1941: The Year Germany Lost the War, by Andrew Nagorski, Simon & Schuster, New York, 2019, $30
On Dec. 30, 1941, British Prime Minister Winston Churchill addressed the Canadian Parliament. Fresh from consultations with President Franklin Roosevelt, he presented a bold vision for the future course of the war. The boldness was not new, but there was a new assurance the outcome of the war was no longer in doubt. From the beginning of the war Churchill had spoken of Britain fighting on alone, whatever the cost. That day he spoke eloquently of a circle of avenging nations assaulting the citadels of the guilty powers.
Best-selling historian and award-winning journalist Andrew Nagorski focuses on 1941 as the year that set the trajectory leading to Nazi Germany’s ultimate defeat by the Allies. By year’s end Adolf Hitler had made almost every wrong decision possible—both political and military—thereby ensuring the destruction of the Third Reich.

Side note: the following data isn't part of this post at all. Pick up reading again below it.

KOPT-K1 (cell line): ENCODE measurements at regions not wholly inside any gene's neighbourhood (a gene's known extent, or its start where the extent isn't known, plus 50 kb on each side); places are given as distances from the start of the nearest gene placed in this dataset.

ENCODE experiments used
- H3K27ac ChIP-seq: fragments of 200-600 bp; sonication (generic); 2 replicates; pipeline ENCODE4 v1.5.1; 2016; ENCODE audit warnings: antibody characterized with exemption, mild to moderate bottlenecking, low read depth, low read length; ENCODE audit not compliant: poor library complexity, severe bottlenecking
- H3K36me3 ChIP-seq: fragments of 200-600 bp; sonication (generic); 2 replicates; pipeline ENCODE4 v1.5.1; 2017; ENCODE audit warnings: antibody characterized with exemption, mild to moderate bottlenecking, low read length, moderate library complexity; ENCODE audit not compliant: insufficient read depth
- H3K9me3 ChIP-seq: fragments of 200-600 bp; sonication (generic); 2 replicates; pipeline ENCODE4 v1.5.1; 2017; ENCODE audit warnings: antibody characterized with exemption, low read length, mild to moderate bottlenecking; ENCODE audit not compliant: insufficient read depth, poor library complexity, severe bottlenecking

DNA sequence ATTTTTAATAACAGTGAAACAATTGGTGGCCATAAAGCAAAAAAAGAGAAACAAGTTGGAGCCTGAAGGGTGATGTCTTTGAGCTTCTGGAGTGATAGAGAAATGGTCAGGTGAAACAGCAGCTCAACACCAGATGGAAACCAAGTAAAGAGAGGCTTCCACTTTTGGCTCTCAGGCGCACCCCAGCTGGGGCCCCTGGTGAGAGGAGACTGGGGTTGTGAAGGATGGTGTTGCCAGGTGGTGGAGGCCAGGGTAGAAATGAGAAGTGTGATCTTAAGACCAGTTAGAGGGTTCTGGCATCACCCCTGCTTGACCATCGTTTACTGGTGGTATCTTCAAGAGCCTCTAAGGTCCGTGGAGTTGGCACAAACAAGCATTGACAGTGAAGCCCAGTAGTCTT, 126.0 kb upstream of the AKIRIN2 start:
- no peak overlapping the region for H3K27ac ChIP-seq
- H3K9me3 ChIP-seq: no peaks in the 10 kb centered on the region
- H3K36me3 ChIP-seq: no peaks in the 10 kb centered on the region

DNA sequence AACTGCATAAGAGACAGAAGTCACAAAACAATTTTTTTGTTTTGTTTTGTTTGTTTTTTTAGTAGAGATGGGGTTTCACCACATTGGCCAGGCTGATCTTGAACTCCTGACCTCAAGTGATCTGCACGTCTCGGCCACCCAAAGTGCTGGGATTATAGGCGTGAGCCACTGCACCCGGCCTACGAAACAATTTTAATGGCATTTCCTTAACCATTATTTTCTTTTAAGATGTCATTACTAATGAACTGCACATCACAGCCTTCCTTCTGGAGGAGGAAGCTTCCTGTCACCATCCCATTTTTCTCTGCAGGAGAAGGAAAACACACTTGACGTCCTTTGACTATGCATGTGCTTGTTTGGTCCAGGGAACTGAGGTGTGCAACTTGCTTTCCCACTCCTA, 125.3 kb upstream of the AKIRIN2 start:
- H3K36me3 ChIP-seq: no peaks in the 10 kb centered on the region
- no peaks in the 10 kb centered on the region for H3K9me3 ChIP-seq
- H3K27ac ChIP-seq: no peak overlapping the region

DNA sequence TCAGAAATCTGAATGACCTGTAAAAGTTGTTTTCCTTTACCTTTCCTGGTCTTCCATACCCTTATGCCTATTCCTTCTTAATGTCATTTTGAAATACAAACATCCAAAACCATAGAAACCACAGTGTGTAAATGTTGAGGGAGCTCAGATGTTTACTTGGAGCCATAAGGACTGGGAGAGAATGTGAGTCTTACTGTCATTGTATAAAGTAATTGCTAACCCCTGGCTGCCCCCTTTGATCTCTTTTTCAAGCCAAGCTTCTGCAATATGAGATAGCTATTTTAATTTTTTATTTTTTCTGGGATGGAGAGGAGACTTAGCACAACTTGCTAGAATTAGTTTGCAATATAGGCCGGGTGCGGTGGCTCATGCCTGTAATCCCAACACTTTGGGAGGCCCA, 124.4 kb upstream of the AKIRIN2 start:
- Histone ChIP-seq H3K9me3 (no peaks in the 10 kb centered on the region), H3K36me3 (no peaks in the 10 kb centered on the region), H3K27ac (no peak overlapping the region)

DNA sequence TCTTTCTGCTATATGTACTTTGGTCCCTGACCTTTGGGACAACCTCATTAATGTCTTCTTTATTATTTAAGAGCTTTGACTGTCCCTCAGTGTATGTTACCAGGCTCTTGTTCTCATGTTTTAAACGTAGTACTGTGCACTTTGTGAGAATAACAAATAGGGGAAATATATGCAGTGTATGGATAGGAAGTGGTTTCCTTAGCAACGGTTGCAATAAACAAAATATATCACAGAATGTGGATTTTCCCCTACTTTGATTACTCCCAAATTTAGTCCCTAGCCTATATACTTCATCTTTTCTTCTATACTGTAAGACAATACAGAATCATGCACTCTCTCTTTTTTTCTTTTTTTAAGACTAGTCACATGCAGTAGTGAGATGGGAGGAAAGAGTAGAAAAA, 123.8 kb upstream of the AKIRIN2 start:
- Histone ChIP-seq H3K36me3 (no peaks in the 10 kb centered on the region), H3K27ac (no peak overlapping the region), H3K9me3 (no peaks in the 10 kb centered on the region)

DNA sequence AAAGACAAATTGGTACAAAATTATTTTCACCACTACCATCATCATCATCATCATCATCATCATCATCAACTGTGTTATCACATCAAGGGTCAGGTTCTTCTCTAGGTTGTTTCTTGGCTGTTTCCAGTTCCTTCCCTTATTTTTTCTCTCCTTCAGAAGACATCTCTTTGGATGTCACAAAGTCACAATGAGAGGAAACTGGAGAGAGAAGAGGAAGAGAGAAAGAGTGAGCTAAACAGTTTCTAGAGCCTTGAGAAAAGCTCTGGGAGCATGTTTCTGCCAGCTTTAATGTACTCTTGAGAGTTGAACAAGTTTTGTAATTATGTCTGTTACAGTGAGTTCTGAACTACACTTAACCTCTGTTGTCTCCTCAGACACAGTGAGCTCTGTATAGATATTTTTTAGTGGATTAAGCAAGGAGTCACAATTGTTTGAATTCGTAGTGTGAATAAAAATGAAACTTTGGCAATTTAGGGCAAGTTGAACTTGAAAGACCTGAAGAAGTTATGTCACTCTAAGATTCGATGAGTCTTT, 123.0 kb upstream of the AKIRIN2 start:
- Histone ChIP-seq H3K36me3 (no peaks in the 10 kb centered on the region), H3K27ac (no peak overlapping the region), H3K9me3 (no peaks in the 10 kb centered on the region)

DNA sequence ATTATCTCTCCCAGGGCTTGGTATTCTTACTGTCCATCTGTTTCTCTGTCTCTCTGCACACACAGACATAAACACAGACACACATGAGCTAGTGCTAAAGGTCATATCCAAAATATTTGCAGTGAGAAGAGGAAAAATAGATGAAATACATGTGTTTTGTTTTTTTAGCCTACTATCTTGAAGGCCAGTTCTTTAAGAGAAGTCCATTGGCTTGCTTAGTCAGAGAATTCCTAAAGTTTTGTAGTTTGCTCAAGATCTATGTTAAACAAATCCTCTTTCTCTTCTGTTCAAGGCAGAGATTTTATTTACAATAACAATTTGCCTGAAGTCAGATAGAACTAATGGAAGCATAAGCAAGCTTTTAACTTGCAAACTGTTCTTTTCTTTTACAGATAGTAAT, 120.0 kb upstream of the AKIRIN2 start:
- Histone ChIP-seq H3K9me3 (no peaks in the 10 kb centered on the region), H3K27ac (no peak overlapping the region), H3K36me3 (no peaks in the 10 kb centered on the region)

Hitler was a gambler, and in 1940 he consistently won; but in 1941 his gambles on escalation proved disastrous. Frustrated by Britain’s refusal to capitulate, he invaded the Soviet Union that June, gambling on swift victory. But a series of military blunders and his willful blindness to a reality that didn’t conform to his expectations would turn the operation very sour indeed. When Japan attacked the United States at Pearl Harbor, Hitler rushed to declare war on the United States—believing, incredibly, as Nagorski brings out, that this widening of the war was to Germany’s advantage. The war became a global conflict. Instead of confronting a bombed and beleaguered Britain standing alone, Hitler had made two powerful new enemies—the Soviet Union and the United States.
Nagorski skillfully weaves diplomatic, political and military narratives into a compelling whole. Richly contextualized, his telling of this crucial year is set in a broad framework of the conflict from its beginnings forward into the postwar world. His treatments of the personalities and thoughts of Churchill, Hitler and Joseph Stalin as they made decisions (good and bad) flowing from their purposes add much to the book’s engaging character.
—Justin D. Lyons